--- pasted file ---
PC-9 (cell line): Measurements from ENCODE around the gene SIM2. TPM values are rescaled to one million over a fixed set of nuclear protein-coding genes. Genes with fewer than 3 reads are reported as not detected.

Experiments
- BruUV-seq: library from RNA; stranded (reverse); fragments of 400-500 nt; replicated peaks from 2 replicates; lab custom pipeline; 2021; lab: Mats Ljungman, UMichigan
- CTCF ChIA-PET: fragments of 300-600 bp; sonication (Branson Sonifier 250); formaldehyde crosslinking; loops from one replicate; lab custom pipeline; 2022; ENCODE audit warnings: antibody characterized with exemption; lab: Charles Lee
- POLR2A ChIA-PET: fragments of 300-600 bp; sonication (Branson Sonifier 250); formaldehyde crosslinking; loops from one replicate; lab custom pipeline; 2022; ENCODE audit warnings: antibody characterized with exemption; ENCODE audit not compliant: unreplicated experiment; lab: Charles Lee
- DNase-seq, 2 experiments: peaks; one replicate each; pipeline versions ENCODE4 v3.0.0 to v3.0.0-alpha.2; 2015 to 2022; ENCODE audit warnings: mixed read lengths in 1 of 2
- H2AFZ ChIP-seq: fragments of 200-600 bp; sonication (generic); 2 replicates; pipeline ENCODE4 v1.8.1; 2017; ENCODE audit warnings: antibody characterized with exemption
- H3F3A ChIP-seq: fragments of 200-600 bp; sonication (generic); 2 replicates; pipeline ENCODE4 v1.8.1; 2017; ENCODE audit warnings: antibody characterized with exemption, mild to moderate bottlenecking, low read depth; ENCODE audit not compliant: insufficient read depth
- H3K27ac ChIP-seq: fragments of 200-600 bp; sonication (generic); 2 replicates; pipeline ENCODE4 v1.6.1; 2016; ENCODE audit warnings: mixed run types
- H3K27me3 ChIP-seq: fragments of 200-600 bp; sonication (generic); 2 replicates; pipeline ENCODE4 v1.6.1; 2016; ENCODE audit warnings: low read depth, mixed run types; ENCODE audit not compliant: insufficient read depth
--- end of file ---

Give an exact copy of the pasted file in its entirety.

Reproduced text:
PC-9 (cell line): Measurements from ENCODE around the gene SIM2. TPM values are rescaled to one million over a fixed set of nuclear protein-coding genes. Genes with fewer than 3 reads are reported as not detected.

Experiments
- BruUV-seq: library from RNA; stranded (reverse); fragments of 400-500 nt; replicated peaks from 2 replicates; lab custom pipeline; 2021; lab: Mats Ljungman, UMichigan
- CTCF ChIA-PET: fragments of 300-600 bp; sonication (Branson Sonifier 250); formaldehyde crosslinking; loops from one replicate; lab custom pipeline; 2022; ENCODE audit warnings: antibody characterized with exemption; lab: Charles Lee
- POLR2A ChIA-PET: fragments of 300-600 bp; sonication (Branson Sonifier 250); formaldehyde crosslinking; loops from one replicate; lab custom pipeline; 2022; ENCODE audit warnings: antibody characterized with exemption; ENCODE audit not compliant: unreplicated experiment; lab: Charles Lee
- DNase-seq, 2 experiments: peaks; one replicate each; pipeline versions ENCODE4 v3.0.0 to v3.0.0-alpha.2; 2015 to 2022; ENCODE audit warnings: mixed read lengths in 1 of 2
- H2AFZ ChIP-seq: fragments of 200-600 bp; sonication (generic); 2 replicates; pipeline ENCODE4 v1.8.1; 2017; ENCODE audit warnings: antibody characterized with exemption
- H3F3A ChIP-seq: fragments of 200-600 bp; sonication (generic); 2 replicates; pipeline ENCODE4 v1.8.1; 2017; ENCODE audit warnings: antibody characterized with exemption, mild to moderate bottlenecking, low read depth; ENCODE audit not compliant: insufficient read depth
- H3K27ac ChIP-seq: fragments of 200-600 bp; sonication (generic); 2 replicates; pipeline ENCODE4 v1.6.1; 2016; ENCODE audit warnings: mixed run types
- H3K27me3 ChIP-seq: fragments of 200-600 bp; sonication (generic); 2 replicates; pipeline ENCODE4 v1.6.1; 2016; ENCODE audit warnings: low read depth, mixed run types; ENCODE audit not compliant: insufficient read depth